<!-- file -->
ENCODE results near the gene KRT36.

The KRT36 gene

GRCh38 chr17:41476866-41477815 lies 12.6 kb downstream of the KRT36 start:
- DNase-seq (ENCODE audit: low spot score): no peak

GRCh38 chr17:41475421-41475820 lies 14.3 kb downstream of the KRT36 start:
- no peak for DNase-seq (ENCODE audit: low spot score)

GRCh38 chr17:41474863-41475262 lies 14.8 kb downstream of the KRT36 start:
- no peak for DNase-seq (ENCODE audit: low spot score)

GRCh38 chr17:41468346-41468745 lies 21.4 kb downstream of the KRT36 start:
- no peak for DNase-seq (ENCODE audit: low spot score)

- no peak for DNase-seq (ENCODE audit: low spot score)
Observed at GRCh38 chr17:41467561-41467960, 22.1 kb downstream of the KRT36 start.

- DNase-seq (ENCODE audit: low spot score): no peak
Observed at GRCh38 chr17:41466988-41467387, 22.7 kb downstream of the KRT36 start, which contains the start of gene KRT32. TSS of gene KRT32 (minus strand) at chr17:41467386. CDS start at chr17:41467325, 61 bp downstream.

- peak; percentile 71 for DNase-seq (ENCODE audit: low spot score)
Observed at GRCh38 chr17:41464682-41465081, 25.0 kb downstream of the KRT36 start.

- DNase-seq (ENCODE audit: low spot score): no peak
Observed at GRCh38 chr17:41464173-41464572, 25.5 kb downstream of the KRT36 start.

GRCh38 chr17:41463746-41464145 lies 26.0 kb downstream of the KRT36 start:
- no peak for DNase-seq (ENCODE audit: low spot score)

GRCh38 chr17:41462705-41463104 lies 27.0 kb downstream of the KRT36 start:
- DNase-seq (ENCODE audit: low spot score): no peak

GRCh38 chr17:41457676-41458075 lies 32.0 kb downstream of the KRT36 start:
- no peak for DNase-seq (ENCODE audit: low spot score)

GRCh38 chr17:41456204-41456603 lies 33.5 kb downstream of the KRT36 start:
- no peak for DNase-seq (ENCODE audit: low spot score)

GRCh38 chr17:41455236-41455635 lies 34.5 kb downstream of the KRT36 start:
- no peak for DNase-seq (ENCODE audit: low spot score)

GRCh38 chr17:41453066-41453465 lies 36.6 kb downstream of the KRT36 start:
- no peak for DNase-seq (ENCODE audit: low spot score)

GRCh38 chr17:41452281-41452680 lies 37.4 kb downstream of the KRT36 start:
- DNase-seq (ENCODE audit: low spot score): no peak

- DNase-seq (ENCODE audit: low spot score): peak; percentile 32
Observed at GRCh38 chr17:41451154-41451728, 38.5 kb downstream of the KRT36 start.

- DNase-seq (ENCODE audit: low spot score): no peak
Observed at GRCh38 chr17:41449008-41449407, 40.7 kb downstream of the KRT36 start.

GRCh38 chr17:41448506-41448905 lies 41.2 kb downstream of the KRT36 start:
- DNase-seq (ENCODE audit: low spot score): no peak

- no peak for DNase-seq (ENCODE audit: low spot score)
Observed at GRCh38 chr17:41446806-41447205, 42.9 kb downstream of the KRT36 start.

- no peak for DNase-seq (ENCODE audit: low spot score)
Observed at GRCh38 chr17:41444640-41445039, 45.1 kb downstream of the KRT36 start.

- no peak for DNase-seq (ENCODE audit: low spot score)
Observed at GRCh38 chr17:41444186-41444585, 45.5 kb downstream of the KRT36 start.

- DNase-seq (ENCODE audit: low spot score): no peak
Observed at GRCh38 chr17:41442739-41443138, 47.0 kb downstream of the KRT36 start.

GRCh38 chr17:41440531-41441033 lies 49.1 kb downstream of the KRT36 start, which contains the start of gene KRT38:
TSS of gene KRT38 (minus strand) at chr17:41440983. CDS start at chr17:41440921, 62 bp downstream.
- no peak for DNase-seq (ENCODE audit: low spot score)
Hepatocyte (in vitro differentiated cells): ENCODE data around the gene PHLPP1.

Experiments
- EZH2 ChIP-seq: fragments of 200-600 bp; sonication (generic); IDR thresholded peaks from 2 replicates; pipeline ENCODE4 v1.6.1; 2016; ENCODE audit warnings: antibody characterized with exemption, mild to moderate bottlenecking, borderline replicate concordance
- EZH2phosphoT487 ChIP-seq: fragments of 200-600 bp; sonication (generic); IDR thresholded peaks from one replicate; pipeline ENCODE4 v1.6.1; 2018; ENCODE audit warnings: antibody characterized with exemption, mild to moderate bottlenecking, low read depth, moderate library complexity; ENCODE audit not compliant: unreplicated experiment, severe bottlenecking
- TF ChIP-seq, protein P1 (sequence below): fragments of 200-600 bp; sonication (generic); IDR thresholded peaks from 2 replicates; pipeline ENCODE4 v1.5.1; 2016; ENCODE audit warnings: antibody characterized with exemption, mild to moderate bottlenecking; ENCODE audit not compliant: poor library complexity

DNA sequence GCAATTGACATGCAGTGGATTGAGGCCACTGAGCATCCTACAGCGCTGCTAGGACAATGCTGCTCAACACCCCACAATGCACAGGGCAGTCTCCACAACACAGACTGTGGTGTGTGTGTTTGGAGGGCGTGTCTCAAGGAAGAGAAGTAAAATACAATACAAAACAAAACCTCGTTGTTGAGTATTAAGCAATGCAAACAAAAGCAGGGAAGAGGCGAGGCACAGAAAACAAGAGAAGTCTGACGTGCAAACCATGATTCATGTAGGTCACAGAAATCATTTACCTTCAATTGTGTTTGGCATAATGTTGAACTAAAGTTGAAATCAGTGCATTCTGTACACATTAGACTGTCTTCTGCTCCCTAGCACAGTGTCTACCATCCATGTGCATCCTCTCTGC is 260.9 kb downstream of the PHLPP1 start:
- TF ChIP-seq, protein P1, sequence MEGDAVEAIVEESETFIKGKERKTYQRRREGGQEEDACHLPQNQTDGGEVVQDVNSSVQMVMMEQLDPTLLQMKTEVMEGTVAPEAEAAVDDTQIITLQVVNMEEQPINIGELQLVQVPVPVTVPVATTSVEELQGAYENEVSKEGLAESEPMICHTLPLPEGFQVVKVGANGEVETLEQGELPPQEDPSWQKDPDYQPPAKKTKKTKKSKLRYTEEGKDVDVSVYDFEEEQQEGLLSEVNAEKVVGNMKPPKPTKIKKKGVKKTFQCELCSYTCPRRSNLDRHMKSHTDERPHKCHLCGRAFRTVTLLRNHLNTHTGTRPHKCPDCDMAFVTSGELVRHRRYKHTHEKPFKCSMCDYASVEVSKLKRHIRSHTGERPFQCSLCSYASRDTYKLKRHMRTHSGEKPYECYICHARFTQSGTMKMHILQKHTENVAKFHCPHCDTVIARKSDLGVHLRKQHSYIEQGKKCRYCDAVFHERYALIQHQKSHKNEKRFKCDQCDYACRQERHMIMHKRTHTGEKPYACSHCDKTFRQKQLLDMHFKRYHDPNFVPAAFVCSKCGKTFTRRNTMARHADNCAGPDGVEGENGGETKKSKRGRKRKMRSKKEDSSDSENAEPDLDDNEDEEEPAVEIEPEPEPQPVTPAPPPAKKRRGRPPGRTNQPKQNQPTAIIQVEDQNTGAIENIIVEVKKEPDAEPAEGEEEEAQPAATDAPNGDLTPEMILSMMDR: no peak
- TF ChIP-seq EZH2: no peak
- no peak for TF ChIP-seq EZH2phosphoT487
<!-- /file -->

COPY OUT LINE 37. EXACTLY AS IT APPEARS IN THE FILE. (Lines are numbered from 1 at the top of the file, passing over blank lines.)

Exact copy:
GRCh38 chr17:41448506-41448905 lies 41.2 kb downstream of the KRT36 start: